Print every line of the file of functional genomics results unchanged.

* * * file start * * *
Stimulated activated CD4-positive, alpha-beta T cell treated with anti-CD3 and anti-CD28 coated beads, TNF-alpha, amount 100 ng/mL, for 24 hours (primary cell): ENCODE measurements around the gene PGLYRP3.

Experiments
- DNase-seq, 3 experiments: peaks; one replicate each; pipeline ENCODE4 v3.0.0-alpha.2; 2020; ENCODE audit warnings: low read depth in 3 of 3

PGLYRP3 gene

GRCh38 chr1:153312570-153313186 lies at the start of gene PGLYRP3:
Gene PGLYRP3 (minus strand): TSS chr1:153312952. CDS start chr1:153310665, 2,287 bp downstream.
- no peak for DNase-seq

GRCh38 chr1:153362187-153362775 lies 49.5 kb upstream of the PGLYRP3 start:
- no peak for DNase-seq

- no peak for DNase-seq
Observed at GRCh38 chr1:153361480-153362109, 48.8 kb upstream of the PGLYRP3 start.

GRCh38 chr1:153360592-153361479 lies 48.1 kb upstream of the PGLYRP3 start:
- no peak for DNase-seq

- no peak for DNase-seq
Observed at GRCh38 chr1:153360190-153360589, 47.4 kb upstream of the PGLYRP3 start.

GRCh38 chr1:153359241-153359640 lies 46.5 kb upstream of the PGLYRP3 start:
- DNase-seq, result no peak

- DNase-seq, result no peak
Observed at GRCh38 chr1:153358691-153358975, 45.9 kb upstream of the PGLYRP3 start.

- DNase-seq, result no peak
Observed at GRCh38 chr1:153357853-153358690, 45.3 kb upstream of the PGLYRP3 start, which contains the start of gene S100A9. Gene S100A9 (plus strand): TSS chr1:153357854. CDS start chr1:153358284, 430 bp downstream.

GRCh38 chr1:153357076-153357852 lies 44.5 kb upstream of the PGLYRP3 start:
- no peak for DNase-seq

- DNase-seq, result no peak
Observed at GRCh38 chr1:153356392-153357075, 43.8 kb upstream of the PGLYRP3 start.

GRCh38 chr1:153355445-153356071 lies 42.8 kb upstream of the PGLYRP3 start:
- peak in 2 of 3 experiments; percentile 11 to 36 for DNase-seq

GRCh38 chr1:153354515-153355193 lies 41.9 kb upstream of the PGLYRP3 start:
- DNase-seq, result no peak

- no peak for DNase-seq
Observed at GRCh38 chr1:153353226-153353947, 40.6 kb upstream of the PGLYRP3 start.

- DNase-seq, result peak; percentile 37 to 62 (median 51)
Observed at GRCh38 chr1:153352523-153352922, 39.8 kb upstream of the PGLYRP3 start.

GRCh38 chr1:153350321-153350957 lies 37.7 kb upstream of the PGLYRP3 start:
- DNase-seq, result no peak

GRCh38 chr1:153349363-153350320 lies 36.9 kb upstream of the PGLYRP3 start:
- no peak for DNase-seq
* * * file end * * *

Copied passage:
Stimulated activated CD4-positive, alpha-beta T cell treated with anti-CD3 and anti-CD28 coated beads, TNF-alpha, amount 100 ng/mL, for 24 hours (primary cell): ENCODE measurements around the gene PGLYRP3.

Experiments
- DNase-seq, 3 experiments: peaks; one replicate each; pipeline ENCODE4 v3.0.0-alpha.2; 2020; ENCODE audit warnings: low read depth in 3 of 3

PGLYRP3 gene

GRCh38 chr1:153312570-153313186 lies at the start of gene PGLYRP3:
Gene PGLYRP3 (minus strand): TSS chr1:153312952. CDS start chr1:153310665, 2,287 bp downstream.
- no peak for DNase-seq

GRCh38 chr1:153362187-153362775 lies 49.5 kb upstream of the PGLYRP3 start:
- no peak for DNase-seq

- no peak for DNase-seq
Observed at GRCh38 chr1:153361480-153362109, 48.8 kb upstream of the PGLYRP3 start.

GRCh38 chr1:153360592-153361479 lies 48.1 kb upstream of the PGLYRP3 start:
- no peak for DNase-seq

- no peak for DNase-seq
Observed at GRCh38 chr1:153360190-153360589, 47.4 kb upstream of the PGLYRP3 start.

GRCh38 chr1:153359241-153359640 lies 46.5 kb upstream of the PGLYRP3 start:
- DNase-seq, result no peak

- DNase-seq, result no peak
Observed at GRCh38 chr1:153358691-153358975, 45.9 kb upstream of the PGLYRP3 start.

- DNase-seq, result no peak
Observed at GRCh38 chr1:153357853-153358690, 45.3 kb upstream of the PGLYRP3 start, which contains the start of gene S100A9. Gene S100A9 (plus strand): TSS chr1:153357854. CDS start chr1:153358284, 430 bp downstream.

GRCh38 chr1:153357076-153357852 lies 44.5 kb upstream of the PGLYRP3 start:
- no peak for DNase-seq

- DNase-seq, result no peak
Observed at GRCh38 chr1:153356392-153357075, 43.8 kb upstream of the PGLYRP3 start.

GRCh38 chr1:153355445-153356071 lies 42.8 kb upstream of the PGLYRP3 start:
- peak in 2 of 3 experiments; percentile 11 to 36 for DNase-seq

GRCh38 chr1:153354515-153355193 lies 41.9 kb upstream of the PGLYRP3 start:
- DNase-seq, result no peak

- no peak for DNase-seq
Observed at GRCh38 chr1:153353226-153353947, 40.6 kb upstream of the PGLYRP3 start.

- DNase-seq, result peak; percentile 37 to 62 (median 51)
Observed at GRCh38 chr1:153352523-153352922, 39.8 kb upstream of the PGLYRP3 start.

GRCh38 chr1:153350321-153350957 lies 37.7 kb upstream of the PGLYRP3 start:
- DNase-seq, result no peak

GRCh38 chr1:153349363-153350320 lies 36.9 kb upstream of the PGLYRP3 start:
- no peak for DNase-seq